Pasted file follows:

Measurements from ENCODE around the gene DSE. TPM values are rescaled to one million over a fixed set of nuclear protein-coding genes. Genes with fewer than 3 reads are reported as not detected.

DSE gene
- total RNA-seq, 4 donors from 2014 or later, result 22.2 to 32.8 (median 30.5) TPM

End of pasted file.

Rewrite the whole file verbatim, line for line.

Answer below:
Measurements from ENCODE around the gene DSE. TPM values are rescaled to one million over a fixed set of nuclear protein-coding genes. Genes with fewer than 3 reads are reported as not detected.

DSE gene
- total RNA-seq, 4 donors from 2014 or later, result 22.2 to 32.8 (median 30.5) TPM